An insolvent breaches her promises. Does she commit a moral wrong?
How should the society respond to the default? What is the justification
for discharge of debts in bankruptcy? The ethics of bankruptcy seeks
to answer these questions.
We start by charting the development of the institution of bankruptcy.
Traditionally, the debtor has been punished for her impecuniousness.
The penalizing policy is still alive in many countries, although it
has given way to debtor protection in the English-speaking world.
Whether a bankrupt should be punished or exonerated depends, in the
ethical sense, on the moral wrongness of her actions and on the consequences
of reprisals. The effects of laws may be estimated empirically, but
a moral inquiry is needed to decide whether an insolvent's breach
of promise is an evil: we have to find out why promises ought to be
This inquiry contrasts and compares the Humean doctrine of promises
as useful conventions with the Kantian view of autonomous agency constituting
promissory obligations. Kant's ideas are disentangled from some of
his more dubious metaphysics, while the notion of autonomy is preserved
and used to support the normative thesis of the ethics of bankruptcy.
The revised Kantianism yields a theory of promissory autonomy, which
overcomes some of the difficulties afflicting Humean conventions.
According to promissory autonomy, my promise is a demonstration of
my autonomous will which shapes the future through the imposition
and observance of moral obligations: it is an expression of a free
will restricting its own freedom.
After defining the source of moral obligations in promising, we look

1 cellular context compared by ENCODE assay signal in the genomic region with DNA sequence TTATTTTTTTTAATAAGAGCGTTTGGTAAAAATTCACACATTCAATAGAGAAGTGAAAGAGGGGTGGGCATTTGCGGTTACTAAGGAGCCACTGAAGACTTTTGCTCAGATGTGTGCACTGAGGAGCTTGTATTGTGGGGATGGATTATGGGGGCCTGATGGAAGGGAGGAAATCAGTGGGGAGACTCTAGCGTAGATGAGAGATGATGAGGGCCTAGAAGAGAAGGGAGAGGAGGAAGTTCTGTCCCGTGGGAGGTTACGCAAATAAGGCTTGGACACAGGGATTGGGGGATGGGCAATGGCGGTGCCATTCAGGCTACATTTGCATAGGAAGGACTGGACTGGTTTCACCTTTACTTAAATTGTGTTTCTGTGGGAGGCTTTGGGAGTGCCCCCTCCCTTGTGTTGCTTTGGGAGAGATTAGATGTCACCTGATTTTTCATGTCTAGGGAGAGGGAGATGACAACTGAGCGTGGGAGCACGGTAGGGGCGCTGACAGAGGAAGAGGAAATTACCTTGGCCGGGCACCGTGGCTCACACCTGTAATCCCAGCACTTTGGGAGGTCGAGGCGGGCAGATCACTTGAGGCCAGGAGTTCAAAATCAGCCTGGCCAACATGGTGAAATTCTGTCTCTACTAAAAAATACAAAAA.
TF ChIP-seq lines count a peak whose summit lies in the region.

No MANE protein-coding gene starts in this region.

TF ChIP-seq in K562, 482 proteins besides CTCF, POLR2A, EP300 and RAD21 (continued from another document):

at the responsibility of promisors who go broke. In addition to promissory
autonomy, ethical concerns raised by forgiveness, utilitarianism,
and distributive justice are discussed. The moral aspects of insolvents'
contractual, fiduciary, and tortious liability are studied, and their
criminal liability is reviewed in the light of fraud, recklessness,
negligence, and deterrence.
An account of commercial credit completes the evaluation of bankrupts'
wrongdoing. The outcome is that an honest insolvent has done no wrong,
and that punitive bankruptcy laws cause unnecessary harm. Discharge
of debts is justified as a moral right because it re-establishes the
bankrupt's status as an autonomous person, and it is justified as
a social practice because its consequences are beneficial.
Next, the ethics of bankruptcy assesses law reforms in the United
Kingdom and Australia, and the efforts to convene an internationally
enforceable bankruptcy. It appears that debtor protection has received
less attention than would be ethically appropriate. We also take on
failed high-flyers, and the finding is that their lifestyle and leverage
do not make their dealings unscrupulous.
The final section examines corporate moral personhood. A new philosophy
of the corporation as a nexus of contracts is suggested. Moral responsibility
for corporate actions is accounted for with an emphasis on the autonomous
agency, leading to a justification for the limited liability corporation
in line with the principles applied to insolvent natural persons.